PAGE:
2011-06-20 23:08:53 PST

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I’ve been wanting to play with HTML5′s canvas for a bit now and I’ve always liked Conway’s game of life since it was introduced to me in first year CS so it seemed like a good match. In the spare time of a few days I was easily able to cobble it together, and even add some nice controls and one novel (to me) feature: the rainbow color age effect, which cycles the color of the cells and darkens them with age so you can quickly see the age of cells on the board and get a pretty show.

The code is on github and you can see it live on the demo I put up.

HTML5′s canvas is fun for simple things like this. I don’t know how it would a) hold up for more complicated and practical applications, and b) how much “fun” it would still be. Maybe I’ll find out, maybe not.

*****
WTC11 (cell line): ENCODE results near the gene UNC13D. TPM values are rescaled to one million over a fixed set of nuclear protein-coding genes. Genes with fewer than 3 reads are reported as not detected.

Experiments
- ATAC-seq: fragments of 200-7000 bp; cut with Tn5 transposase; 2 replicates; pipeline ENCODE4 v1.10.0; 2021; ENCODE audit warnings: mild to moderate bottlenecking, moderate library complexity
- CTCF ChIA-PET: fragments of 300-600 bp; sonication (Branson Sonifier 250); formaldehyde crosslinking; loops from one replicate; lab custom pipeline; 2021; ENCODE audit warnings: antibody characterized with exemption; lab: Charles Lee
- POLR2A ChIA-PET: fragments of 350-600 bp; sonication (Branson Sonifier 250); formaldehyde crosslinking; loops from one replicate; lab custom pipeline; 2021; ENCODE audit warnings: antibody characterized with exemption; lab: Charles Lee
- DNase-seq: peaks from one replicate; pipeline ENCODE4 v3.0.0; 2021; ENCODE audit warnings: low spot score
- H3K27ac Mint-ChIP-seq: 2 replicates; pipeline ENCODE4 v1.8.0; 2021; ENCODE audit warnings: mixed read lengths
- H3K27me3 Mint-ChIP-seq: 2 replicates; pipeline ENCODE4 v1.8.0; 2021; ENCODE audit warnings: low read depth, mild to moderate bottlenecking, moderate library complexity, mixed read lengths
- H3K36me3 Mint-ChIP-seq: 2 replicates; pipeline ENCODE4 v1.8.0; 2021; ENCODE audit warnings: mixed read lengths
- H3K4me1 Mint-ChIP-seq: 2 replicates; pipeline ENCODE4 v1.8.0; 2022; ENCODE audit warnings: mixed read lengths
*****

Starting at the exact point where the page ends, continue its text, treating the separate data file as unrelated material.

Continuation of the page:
links for 2011-06-19

2011-06-19 00:00:53 PST

Twitter Updates for 2011-06-17

2011-06-17 10:00:00 PST

Tags:
  • Big <3 to all the volunteers who have come out to clean. The city looks… better :/ #

Twitter Updates for 2011-06-16

2011-06-16 10:00:00 PST

Tags:
  • So proud of the patience the VPD is showing! You guys rock! We're sorry #

Fedora 15 / Gnome Shell

2011-06-14 21:08:56 PST

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So after a few failed attempts at installing Ubuntu 11.04 on my parents computer I thought I’d give Fedora 15 a try. It worked.

The install was pretty painless, and no weird unresponsive 10 to 20 minute pauses, so that was nice. Rebooted, logged into Gnome Shell.